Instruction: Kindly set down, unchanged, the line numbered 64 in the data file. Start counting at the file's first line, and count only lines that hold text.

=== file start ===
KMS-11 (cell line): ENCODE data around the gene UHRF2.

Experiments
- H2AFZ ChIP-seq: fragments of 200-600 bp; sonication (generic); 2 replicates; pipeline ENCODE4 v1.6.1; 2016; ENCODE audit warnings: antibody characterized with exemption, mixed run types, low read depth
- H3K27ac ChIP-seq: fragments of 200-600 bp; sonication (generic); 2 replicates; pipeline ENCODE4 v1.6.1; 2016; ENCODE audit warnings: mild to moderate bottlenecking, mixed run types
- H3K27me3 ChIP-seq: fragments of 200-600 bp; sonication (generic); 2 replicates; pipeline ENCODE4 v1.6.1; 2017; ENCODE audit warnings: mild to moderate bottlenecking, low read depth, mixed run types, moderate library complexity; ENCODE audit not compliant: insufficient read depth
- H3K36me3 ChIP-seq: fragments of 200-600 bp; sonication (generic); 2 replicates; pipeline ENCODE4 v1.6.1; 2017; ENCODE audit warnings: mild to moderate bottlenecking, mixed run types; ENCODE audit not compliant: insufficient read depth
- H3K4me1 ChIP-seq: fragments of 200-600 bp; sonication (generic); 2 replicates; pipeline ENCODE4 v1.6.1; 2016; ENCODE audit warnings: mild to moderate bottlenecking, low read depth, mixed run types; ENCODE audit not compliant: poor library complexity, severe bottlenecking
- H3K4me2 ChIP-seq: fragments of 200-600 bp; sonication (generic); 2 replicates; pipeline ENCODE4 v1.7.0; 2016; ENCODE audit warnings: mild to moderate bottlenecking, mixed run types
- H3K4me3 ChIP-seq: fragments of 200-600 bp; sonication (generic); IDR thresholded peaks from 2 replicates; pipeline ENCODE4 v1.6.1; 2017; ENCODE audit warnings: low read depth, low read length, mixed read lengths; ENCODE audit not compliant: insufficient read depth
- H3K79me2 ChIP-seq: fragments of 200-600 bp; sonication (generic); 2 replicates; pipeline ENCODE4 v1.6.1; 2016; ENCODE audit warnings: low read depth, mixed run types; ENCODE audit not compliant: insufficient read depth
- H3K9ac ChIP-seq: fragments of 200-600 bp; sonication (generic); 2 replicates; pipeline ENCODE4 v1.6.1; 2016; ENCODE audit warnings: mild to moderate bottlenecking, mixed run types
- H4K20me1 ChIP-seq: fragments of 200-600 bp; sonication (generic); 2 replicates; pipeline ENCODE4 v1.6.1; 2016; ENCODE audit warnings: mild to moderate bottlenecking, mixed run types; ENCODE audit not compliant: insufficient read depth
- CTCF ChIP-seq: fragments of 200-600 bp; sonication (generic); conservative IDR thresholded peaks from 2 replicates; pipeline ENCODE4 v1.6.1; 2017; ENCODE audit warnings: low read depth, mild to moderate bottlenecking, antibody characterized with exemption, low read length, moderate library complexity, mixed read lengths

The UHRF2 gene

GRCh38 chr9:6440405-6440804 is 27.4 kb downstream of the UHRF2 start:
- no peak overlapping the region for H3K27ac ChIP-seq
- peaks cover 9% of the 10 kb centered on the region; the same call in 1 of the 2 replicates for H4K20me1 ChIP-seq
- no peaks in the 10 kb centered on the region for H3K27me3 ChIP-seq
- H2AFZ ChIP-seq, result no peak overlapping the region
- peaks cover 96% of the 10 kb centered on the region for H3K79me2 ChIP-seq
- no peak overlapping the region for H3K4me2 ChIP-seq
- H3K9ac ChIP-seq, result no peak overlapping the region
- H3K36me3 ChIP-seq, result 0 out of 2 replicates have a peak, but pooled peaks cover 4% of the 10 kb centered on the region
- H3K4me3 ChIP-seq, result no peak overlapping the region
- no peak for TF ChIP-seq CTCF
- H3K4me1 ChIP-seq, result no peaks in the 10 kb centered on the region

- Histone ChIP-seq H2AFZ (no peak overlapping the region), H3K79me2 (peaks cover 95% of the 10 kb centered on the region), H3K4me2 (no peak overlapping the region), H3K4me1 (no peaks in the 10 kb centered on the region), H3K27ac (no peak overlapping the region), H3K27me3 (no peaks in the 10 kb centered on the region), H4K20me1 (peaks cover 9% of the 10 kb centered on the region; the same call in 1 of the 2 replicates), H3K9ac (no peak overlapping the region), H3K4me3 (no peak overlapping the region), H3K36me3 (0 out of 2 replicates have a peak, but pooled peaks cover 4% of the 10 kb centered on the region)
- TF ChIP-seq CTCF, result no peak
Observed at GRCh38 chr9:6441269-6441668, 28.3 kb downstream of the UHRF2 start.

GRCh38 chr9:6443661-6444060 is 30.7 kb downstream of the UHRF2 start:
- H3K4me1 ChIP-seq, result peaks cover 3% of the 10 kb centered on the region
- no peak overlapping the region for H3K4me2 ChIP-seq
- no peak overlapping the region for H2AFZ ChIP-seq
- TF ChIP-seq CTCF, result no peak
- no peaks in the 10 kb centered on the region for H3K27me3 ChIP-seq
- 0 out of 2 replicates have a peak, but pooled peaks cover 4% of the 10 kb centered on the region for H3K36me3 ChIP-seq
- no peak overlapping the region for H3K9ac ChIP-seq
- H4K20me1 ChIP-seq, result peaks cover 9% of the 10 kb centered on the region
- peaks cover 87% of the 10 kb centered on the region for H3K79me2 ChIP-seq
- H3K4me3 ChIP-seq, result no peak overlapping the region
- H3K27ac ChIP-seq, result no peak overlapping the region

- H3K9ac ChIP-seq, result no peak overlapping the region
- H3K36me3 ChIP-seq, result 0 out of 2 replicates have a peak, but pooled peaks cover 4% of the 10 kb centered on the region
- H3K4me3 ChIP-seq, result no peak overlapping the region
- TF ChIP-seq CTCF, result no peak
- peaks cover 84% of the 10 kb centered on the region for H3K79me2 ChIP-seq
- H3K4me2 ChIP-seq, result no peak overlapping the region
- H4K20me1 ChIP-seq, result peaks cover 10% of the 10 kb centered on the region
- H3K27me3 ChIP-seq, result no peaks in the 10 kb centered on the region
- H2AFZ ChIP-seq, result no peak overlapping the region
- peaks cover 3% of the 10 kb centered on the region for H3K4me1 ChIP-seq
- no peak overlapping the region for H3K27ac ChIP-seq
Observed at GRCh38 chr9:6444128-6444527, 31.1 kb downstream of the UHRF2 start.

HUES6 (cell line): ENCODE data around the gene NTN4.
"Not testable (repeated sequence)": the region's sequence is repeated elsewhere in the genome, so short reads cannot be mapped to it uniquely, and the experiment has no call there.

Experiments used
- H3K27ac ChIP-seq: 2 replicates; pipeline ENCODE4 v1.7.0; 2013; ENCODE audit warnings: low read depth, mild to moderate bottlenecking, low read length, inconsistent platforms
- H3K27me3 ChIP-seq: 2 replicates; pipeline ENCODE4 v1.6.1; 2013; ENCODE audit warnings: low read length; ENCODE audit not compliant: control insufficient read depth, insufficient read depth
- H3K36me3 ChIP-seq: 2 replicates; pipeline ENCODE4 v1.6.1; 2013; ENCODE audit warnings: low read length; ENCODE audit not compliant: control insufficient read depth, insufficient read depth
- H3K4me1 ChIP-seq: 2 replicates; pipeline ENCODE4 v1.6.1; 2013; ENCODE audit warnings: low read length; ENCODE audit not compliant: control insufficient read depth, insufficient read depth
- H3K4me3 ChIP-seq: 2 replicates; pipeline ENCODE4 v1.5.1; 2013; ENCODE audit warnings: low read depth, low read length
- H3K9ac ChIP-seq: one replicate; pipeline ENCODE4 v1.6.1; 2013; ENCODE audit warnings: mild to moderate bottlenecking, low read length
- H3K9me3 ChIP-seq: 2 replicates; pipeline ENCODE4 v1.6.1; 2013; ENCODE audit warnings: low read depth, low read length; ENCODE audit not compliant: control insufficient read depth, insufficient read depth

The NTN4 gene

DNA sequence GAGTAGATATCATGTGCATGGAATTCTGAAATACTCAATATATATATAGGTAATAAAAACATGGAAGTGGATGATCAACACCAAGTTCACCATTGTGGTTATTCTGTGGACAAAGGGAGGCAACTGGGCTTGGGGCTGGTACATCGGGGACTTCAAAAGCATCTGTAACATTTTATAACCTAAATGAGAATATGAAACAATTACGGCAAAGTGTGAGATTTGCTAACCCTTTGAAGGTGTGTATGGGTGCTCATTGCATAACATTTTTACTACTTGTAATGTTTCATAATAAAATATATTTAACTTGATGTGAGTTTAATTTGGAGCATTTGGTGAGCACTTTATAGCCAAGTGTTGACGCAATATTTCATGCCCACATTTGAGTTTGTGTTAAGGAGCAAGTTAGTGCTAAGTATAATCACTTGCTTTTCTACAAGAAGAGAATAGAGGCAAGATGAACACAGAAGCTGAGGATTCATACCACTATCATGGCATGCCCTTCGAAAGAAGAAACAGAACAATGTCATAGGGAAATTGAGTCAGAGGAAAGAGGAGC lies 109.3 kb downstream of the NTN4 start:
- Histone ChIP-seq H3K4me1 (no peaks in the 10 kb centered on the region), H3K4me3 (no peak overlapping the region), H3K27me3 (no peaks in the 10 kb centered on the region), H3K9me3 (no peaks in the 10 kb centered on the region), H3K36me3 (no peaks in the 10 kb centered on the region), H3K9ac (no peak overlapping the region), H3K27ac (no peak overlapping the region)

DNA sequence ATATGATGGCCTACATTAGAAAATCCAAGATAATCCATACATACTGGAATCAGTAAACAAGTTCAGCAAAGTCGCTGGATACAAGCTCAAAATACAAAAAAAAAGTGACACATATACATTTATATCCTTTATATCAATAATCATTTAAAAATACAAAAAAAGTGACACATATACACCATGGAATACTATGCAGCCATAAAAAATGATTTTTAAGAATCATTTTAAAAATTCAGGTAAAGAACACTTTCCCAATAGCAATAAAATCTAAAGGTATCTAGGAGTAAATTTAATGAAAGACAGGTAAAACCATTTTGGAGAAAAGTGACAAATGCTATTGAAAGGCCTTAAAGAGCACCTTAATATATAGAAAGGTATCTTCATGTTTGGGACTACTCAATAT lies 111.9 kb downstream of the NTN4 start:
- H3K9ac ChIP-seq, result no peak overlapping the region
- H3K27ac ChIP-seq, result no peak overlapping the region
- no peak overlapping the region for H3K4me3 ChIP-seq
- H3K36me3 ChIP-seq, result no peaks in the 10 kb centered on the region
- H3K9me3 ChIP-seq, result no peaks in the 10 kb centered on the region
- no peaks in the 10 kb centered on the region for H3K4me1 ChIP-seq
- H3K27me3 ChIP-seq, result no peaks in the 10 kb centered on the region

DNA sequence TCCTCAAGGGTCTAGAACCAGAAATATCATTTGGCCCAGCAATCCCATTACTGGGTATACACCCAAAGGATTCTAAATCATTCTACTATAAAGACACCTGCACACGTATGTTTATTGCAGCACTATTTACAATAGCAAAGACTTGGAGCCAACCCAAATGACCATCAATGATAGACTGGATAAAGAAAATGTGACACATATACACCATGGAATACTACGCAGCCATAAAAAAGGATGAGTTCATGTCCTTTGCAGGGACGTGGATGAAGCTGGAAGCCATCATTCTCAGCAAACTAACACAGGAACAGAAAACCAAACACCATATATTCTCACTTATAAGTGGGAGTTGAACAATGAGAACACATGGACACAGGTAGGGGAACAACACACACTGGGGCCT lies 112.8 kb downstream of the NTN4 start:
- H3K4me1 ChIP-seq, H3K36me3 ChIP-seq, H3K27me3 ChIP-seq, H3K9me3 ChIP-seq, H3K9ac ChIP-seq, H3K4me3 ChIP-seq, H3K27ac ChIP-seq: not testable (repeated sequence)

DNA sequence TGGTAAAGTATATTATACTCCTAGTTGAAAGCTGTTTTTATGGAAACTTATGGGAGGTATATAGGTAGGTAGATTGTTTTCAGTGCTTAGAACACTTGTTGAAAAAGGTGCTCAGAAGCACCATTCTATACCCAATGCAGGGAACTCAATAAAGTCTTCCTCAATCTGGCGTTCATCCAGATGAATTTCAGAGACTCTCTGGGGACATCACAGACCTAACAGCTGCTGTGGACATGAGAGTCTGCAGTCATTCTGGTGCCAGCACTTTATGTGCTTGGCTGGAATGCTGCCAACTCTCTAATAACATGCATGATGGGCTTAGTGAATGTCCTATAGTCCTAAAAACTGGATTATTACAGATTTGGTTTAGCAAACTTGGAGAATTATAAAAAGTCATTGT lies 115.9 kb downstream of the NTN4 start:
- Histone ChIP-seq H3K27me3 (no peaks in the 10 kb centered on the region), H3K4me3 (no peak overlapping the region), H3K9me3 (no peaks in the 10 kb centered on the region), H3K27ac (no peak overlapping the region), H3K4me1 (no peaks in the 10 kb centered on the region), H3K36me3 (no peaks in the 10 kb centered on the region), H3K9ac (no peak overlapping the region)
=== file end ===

The NTN4 gene